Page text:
“Though it took far too long, we pushed Mr. Reyna’s back to the wall and he finally had nowhere else to run.”
Bikers whose cases were dismissed in 54th State District Court include Colter Bajovich, Jose Valle, James Rosas, Diego Nerio Obledo, Michael Doyle Moore, William Redding and Marco Dejong.
Bikers besides Salinas whose cases were dismissed Thursday in 19th State District Court include Boyce Ray Rockett, Narcisco Luna Jr., Mario Alberto Gonzalez Jr., Clifford Lee Pearce and Andrew Raymond Stroer.
Those bikers not indicted whose cases were officially refused Thursday include Esther Weaver, Ryan Craft, Jonathan Lopez, Theron Rhoten, Jim Harris, Bonar Crump, Juan Garcia and Drew King.
The motions to dismiss, signed by Reyna’s top assistant, Michael Jarrett, state: “While probable cause for the defendant’s arrest and prosecution remains, based on continued investigation, the state is exercising its prosecutorial discretion in dismissing this matter in order to focus its efforts and resources on co-defendants with a higher level of culpability.”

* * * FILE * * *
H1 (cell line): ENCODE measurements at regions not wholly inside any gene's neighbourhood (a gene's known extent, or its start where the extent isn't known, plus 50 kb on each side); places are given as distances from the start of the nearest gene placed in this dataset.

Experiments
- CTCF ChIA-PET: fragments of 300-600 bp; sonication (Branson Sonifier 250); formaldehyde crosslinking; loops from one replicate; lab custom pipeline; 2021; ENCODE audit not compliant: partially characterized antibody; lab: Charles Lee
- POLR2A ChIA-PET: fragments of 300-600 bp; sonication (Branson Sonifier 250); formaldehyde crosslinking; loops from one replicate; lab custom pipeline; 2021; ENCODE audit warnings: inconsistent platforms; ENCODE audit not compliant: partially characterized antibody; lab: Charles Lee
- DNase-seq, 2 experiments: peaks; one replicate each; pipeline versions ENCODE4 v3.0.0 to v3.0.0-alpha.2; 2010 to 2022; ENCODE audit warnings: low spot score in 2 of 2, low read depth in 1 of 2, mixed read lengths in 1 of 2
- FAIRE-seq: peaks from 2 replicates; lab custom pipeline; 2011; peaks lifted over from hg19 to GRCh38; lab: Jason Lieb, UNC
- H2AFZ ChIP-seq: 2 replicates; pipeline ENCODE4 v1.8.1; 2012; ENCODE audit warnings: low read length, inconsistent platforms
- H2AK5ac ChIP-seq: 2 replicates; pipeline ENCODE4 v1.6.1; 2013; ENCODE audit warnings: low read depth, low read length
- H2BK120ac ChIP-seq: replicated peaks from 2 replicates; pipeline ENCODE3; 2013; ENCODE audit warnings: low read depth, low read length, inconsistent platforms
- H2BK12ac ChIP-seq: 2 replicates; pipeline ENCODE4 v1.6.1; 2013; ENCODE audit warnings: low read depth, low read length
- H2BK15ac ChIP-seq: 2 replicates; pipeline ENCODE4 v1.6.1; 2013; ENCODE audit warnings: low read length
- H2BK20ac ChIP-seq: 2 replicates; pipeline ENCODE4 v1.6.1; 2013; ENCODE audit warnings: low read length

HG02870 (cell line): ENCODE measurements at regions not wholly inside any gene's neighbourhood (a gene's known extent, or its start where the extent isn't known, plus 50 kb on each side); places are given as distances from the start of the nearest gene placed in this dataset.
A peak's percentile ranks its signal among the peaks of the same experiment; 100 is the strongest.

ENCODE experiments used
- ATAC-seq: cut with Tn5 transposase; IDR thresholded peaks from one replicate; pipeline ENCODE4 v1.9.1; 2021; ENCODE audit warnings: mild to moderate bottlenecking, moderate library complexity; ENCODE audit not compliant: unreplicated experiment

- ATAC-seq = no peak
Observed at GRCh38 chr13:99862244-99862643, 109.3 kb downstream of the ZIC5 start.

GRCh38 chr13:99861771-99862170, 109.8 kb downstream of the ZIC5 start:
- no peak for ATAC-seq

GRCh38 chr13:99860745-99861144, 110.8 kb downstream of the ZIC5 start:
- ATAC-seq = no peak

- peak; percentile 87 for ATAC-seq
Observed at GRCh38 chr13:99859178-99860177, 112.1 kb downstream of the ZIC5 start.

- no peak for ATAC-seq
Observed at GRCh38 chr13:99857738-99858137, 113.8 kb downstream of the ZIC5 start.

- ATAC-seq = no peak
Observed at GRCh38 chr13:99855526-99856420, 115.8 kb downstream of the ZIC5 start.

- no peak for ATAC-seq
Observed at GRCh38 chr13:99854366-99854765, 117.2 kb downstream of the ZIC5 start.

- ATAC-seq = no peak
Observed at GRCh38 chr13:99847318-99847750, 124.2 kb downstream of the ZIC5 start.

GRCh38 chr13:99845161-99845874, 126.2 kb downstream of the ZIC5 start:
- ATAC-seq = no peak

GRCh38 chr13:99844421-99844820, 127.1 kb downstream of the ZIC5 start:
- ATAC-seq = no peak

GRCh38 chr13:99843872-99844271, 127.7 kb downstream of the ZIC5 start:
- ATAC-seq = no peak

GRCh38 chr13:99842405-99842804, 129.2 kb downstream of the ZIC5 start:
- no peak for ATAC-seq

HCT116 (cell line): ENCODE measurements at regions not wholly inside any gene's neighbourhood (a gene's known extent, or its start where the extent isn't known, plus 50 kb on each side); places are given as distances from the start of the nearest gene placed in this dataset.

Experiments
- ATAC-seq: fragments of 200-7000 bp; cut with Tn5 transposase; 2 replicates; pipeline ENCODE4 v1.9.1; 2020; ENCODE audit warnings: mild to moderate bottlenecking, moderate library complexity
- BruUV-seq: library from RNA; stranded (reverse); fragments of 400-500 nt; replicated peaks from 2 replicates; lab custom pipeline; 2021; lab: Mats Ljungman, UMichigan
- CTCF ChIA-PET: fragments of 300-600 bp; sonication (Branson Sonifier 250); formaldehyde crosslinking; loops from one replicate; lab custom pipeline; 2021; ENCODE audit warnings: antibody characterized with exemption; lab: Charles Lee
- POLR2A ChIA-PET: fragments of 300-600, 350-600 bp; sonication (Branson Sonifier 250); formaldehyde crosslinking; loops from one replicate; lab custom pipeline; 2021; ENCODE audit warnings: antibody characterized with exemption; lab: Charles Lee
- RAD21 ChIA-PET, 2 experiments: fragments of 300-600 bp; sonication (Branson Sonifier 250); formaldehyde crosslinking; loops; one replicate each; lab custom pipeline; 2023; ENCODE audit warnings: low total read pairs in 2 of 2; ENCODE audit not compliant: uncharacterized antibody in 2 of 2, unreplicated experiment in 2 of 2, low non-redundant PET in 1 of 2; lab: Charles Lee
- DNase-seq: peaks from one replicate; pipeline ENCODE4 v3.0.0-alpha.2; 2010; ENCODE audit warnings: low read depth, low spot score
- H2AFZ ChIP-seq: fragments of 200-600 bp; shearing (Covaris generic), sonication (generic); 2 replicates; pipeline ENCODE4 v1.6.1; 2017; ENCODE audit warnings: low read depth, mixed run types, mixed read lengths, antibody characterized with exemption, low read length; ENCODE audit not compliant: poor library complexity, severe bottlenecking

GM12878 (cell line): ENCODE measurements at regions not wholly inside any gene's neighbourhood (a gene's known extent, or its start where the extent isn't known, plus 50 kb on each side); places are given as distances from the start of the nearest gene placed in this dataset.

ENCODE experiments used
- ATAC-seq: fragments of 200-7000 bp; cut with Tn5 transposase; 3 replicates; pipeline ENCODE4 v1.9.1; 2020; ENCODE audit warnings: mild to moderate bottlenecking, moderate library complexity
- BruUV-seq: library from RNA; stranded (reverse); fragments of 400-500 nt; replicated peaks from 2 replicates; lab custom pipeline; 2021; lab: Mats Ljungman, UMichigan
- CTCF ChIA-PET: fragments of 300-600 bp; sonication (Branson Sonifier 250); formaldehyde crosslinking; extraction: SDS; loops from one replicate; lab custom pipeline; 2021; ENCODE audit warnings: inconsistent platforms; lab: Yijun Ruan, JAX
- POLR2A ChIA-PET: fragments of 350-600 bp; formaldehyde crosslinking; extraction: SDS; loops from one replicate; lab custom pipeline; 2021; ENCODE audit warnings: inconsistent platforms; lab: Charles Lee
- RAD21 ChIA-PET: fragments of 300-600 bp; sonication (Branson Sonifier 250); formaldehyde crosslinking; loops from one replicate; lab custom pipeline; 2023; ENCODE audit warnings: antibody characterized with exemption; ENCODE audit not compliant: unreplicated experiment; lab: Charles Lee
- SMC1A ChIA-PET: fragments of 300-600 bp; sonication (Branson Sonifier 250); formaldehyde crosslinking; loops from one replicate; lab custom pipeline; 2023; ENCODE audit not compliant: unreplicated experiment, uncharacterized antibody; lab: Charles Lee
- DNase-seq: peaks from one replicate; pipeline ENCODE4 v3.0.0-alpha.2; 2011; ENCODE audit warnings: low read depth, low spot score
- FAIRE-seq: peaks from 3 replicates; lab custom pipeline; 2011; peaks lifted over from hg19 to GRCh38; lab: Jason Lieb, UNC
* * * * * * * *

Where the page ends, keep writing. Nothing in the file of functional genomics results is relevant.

Attorneys for Twin Peaks defendants and Reyna’s Republican primary opponent, Barry Johnson, said Reyna is doing whatever he can to keep the disqualification hearing — in which Greg Davis, a former prosecutor in Reyna’s office, and others were expected to give potentially politically damaging testimony about Reyna — from taking place, including asking for it to be postponed and asking for Judge Strother’s removal last month.
“During my campaign for district attorney, I have been saying all along that Abel Reyna has put justice in jeopardy and that there is proof that justice is for sale in McLennan County,” Johnson said. “Recent events have proven me correct. By dismissing Twin Peaks cases and recusing others, Abel Reyna has all but admitted misconduct in how he has handled the cases. Abel Reyna’s political ambition not only jeopardized justice, but will also cost McLennan County taxpayers millions of dollars.